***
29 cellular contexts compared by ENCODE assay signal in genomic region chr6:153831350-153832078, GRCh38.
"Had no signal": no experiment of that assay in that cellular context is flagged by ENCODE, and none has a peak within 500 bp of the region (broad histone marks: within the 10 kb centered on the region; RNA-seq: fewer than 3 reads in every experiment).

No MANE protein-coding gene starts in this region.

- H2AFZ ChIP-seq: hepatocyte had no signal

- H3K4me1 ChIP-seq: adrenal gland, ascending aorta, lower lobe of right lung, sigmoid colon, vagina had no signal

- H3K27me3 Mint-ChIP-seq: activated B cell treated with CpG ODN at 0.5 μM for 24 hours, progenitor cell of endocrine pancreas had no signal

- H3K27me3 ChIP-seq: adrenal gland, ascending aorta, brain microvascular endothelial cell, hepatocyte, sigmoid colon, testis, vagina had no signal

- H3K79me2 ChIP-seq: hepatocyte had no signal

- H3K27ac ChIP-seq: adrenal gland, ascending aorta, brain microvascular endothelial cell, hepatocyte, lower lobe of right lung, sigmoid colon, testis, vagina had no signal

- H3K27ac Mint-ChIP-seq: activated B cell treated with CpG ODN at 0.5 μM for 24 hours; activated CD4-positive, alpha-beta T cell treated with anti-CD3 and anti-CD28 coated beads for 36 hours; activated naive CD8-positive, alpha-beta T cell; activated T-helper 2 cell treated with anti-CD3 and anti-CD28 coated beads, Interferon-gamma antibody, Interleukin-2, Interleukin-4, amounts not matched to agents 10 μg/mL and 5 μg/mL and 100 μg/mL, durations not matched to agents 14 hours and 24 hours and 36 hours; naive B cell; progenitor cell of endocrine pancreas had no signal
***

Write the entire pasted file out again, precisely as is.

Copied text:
29 cellular contexts compared by ENCODE assay signal in genomic region chr6:153831350-153832078, GRCh38.
"Had no signal": no experiment of that assay in that cellular context is flagged by ENCODE, and none has a peak within 500 bp of the region (broad histone marks: within the 10 kb centered on the region; RNA-seq: fewer than 3 reads in every experiment).

No MANE protein-coding gene starts in this region.

- H2AFZ ChIP-seq: hepatocyte had no signal

- H3K4me1 ChIP-seq: adrenal gland, ascending aorta, lower lobe of right lung, sigmoid colon, vagina had no signal

- H3K27me3 Mint-ChIP-seq: activated B cell treated with CpG ODN at 0.5 μM for 24 hours, progenitor cell of endocrine pancreas had no signal

- H3K27me3 ChIP-seq: adrenal gland, ascending aorta, brain microvascular endothelial cell, hepatocyte, sigmoid colon, testis, vagina had no signal

- H3K79me2 ChIP-seq: hepatocyte had no signal

- H3K27ac ChIP-seq: adrenal gland, ascending aorta, brain microvascular endothelial cell, hepatocyte, lower lobe of right lung, sigmoid colon, testis, vagina had no signal

- H3K27ac Mint-ChIP-seq: activated B cell treated with CpG ODN at 0.5 μM for 24 hours; activated CD4-positive, alpha-beta T cell treated with anti-CD3 and anti-CD28 coated beads for 36 hours; activated naive CD8-positive, alpha-beta T cell; activated T-helper 2 cell treated with anti-CD3 and anti-CD28 coated beads, Interferon-gamma antibody, Interleukin-2, Interleukin-4, amounts not matched to agents 10 μg/mL and 5 μg/mL and 100 μg/mL, durations not matched to agents 14 hours and 24 hours and 36 hours; naive B cell; progenitor cell of endocrine pancreas had no signal